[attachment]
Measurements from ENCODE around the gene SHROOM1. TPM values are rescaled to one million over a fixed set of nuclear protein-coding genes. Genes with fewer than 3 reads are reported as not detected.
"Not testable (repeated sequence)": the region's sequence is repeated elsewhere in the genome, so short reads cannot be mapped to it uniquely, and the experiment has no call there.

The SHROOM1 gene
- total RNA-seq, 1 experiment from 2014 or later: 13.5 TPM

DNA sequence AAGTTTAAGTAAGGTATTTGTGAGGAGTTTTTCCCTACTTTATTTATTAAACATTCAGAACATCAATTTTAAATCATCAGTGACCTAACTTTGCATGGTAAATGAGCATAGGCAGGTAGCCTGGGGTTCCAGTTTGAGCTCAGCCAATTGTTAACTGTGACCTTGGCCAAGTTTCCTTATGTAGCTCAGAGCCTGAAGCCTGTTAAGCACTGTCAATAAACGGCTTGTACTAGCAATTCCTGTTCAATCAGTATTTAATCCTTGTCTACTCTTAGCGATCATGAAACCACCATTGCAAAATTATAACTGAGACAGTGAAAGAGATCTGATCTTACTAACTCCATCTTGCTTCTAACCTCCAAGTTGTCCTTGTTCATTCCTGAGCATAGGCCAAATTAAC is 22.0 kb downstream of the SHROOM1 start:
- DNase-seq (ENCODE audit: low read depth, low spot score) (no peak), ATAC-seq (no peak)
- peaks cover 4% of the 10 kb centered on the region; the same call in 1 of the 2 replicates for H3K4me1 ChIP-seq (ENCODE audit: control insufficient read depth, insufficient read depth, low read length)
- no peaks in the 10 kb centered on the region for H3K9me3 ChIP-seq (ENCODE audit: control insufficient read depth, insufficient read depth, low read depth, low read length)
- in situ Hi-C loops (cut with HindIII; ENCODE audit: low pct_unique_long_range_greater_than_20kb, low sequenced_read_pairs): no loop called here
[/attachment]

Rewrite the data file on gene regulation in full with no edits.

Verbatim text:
Measurements from ENCODE around the gene SHROOM1. TPM values are rescaled to one million over a fixed set of nuclear protein-coding genes. Genes with fewer than 3 reads are reported as not detected.
"Not testable (repeated sequence)": the region's sequence is repeated elsewhere in the genome, so short reads cannot be mapped to it uniquely, and the experiment has no call there.

The SHROOM1 gene
- total RNA-seq, 1 experiment from 2014 or later: 13.5 TPM

DNA sequence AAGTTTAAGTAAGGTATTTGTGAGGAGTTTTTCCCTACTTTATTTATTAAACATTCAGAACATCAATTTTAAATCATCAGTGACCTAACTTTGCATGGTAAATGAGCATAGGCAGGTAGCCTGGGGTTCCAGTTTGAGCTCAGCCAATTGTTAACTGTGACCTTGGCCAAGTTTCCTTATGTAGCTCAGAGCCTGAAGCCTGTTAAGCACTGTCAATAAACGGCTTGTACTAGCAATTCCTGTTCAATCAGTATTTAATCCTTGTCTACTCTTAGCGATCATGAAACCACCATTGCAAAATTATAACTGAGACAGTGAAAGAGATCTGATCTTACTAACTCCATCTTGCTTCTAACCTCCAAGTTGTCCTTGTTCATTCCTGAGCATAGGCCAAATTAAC is 22.0 kb downstream of the SHROOM1 start:
- DNase-seq (ENCODE audit: low read depth, low spot score) (no peak), ATAC-seq (no peak)
- peaks cover 4% of the 10 kb centered on the region; the same call in 1 of the 2 replicates for H3K4me1 ChIP-seq (ENCODE audit: control insufficient read depth, insufficient read depth, low read length)
- no peaks in the 10 kb centered on the region for H3K9me3 ChIP-seq (ENCODE audit: control insufficient read depth, insufficient read depth, low read depth, low read length)
- in situ Hi-C loops (cut with HindIII; ENCODE audit: low pct_unique_long_range_greater_than_20kb, low sequenced_read_pairs): no loop called here